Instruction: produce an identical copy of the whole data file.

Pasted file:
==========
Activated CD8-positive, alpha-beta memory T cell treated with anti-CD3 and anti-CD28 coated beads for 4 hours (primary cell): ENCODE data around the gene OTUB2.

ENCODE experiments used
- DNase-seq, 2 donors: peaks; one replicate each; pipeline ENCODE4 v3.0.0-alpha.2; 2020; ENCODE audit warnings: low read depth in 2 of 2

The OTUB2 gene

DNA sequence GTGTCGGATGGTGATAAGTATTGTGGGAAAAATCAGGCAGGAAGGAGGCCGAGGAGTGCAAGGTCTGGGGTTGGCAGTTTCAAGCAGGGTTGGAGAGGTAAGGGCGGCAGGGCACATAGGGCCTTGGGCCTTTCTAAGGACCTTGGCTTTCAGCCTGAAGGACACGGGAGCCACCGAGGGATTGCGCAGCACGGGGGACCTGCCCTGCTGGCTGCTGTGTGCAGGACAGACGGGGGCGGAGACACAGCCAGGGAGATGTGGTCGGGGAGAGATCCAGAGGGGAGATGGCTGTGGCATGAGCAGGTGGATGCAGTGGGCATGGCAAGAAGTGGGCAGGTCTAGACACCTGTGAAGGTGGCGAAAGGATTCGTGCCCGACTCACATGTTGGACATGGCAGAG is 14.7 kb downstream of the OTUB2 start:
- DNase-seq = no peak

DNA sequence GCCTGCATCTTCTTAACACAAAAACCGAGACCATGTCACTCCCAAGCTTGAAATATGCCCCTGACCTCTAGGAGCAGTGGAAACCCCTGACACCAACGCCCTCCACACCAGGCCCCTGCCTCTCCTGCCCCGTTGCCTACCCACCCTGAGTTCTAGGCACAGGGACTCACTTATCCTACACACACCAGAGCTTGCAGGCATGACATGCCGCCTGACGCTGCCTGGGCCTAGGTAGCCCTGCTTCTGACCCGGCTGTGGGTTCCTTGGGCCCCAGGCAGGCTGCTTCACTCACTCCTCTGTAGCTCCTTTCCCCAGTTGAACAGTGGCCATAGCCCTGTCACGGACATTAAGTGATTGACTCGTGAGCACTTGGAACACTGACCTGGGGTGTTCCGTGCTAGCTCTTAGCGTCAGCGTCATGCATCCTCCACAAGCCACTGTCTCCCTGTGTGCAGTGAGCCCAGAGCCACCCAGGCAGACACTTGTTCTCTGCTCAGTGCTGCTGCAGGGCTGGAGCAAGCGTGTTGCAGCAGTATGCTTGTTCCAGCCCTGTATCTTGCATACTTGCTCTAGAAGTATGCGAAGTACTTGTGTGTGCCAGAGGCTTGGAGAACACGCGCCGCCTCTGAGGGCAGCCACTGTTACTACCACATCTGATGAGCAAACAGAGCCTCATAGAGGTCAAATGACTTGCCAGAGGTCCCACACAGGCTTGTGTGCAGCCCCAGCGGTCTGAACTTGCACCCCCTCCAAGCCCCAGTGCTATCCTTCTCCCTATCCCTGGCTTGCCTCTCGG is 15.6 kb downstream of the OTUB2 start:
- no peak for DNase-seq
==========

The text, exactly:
Activated CD8-positive, alpha-beta memory T cell treated with anti-CD3 and anti-CD28 coated beads for 4 hours (primary cell): ENCODE data around the gene OTUB2.

ENCODE experiments used
- DNase-seq, 2 donors: peaks; one replicate each; pipeline ENCODE4 v3.0.0-alpha.2; 2020; ENCODE audit warnings: low read depth in 2 of 2

The OTUB2 gene

DNA sequence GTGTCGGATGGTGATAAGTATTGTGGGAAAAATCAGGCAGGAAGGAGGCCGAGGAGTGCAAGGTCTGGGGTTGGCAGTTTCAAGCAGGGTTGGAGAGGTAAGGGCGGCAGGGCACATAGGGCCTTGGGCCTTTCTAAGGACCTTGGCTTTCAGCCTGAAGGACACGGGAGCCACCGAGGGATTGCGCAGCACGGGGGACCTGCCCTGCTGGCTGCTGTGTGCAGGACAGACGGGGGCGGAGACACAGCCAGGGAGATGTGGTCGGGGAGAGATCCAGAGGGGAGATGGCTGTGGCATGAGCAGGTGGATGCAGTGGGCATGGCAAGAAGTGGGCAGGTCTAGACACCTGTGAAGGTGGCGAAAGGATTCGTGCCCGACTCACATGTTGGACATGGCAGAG is 14.7 kb downstream of the OTUB2 start:
- DNase-seq = no peak

DNA sequence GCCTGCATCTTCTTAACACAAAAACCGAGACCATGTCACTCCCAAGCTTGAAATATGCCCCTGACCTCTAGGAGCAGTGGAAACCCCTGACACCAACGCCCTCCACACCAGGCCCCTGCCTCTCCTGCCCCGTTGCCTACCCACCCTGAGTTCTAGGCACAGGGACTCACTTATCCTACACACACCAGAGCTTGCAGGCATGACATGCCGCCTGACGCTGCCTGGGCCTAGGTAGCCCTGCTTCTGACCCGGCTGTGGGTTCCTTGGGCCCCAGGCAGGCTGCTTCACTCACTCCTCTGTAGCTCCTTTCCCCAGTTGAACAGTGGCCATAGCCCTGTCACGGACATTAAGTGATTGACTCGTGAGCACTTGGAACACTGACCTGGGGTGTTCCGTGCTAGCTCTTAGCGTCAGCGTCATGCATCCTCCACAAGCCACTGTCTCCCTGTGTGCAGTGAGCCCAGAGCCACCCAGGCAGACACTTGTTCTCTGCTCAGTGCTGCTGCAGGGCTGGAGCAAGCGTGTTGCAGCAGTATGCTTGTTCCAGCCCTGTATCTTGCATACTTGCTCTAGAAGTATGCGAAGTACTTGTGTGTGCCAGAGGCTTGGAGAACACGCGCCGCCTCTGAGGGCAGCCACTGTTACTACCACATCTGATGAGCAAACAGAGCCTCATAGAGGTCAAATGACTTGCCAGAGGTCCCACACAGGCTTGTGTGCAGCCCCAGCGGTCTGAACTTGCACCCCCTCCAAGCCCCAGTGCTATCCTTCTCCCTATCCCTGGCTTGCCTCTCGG is 15.6 kb downstream of the OTUB2 start:
- no peak for DNase-seq